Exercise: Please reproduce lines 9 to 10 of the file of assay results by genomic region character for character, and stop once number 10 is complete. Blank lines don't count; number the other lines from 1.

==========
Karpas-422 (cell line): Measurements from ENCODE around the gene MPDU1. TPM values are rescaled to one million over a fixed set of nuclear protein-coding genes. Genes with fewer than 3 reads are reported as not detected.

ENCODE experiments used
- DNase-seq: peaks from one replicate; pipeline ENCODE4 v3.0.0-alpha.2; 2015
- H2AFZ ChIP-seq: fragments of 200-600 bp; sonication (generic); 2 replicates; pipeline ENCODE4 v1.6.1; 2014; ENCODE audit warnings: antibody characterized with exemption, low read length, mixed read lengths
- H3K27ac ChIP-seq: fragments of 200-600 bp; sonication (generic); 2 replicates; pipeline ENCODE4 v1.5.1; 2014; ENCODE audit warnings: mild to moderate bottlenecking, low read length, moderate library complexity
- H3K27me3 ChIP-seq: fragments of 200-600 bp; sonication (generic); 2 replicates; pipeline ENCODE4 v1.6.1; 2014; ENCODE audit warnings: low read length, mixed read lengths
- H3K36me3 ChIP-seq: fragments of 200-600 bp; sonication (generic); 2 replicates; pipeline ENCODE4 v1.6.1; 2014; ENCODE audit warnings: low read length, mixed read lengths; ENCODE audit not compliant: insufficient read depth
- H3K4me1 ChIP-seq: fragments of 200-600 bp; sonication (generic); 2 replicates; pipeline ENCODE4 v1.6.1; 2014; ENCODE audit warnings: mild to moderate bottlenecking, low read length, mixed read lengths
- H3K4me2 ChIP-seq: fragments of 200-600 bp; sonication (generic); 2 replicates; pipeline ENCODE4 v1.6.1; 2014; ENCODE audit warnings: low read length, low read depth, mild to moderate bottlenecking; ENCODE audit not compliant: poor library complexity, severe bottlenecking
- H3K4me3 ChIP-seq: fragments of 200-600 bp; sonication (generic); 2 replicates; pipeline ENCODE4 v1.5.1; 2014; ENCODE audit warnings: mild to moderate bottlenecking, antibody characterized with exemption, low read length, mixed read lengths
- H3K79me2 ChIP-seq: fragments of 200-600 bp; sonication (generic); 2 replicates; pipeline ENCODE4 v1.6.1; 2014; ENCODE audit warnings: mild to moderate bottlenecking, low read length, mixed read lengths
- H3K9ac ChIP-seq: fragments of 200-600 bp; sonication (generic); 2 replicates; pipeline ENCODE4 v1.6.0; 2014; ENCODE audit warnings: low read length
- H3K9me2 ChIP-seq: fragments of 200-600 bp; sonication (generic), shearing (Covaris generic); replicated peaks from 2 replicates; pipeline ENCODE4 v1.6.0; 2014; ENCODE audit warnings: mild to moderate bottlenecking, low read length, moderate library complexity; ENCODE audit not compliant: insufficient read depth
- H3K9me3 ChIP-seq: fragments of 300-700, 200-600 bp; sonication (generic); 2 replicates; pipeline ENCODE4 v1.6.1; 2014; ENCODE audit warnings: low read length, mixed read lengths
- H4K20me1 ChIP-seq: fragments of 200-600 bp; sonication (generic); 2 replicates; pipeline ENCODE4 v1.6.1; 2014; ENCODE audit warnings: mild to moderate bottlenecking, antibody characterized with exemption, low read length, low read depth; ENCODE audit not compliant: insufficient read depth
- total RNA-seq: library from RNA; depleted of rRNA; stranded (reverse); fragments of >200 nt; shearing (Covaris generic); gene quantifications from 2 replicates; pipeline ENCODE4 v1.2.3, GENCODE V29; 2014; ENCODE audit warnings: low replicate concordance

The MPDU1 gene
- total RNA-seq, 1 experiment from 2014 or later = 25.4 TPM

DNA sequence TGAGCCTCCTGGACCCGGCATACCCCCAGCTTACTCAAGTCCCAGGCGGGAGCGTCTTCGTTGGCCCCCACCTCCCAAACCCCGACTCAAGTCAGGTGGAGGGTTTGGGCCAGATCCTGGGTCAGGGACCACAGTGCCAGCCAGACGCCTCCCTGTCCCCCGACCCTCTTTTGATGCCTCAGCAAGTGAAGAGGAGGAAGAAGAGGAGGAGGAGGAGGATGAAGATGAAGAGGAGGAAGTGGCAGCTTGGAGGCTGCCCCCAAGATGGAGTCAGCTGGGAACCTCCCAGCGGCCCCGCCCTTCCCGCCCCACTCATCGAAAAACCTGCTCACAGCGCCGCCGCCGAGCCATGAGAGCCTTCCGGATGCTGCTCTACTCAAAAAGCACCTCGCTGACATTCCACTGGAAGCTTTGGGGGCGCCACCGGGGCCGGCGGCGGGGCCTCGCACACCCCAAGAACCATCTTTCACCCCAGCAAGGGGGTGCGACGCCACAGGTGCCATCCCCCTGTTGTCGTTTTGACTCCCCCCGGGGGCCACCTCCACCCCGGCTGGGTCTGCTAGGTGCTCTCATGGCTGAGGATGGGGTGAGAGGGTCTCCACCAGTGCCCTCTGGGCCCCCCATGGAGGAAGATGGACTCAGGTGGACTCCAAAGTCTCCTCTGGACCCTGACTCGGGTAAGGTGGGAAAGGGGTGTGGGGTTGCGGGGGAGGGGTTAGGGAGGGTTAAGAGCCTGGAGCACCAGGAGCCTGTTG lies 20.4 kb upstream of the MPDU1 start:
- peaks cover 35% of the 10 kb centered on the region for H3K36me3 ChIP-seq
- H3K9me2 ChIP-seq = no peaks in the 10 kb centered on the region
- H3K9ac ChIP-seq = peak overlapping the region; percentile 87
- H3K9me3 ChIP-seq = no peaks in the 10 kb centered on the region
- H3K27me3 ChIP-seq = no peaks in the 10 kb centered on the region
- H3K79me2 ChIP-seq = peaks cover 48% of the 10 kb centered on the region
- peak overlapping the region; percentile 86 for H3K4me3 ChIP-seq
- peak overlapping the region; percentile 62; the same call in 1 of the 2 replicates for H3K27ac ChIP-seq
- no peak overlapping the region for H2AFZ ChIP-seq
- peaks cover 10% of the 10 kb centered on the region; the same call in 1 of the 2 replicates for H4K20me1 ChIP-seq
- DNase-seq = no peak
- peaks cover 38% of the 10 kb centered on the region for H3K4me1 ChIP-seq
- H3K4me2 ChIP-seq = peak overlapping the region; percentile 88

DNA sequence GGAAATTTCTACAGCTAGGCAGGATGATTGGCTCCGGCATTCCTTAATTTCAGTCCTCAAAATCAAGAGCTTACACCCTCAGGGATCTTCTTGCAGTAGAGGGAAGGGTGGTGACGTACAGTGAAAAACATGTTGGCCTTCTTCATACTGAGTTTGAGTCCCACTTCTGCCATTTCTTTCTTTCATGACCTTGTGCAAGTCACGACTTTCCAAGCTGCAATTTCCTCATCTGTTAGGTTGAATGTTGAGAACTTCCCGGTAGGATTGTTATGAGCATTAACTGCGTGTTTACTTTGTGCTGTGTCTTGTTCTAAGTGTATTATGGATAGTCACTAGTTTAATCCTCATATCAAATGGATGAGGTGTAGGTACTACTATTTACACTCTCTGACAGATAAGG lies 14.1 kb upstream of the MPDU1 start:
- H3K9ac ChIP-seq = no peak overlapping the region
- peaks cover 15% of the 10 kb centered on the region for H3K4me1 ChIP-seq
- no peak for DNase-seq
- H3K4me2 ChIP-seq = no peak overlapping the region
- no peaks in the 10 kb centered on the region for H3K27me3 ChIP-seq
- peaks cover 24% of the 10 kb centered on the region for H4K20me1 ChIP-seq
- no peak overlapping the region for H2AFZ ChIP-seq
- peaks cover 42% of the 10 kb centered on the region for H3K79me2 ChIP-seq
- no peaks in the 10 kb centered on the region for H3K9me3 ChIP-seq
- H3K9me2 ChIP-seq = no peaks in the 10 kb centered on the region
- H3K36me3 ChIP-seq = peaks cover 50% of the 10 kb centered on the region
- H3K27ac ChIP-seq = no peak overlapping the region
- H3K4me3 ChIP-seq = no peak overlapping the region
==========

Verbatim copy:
- H3K4me2 ChIP-seq: fragments of 200-600 bp; sonication (generic); 2 replicates; pipeline ENCODE4 v1.6.1; 2014; ENCODE audit warnings: low read length, low read depth, mild to moderate bottlenecking; ENCODE audit not compliant: poor library complexity, severe bottlenecking
- H3K4me3 ChIP-seq: fragments of 200-600 bp; sonication (generic); 2 replicates; pipeline ENCODE4 v1.5.1; 2014; ENCODE audit warnings: mild to moderate bottlenecking, antibody characterized with exemption, low read length, mixed read lengths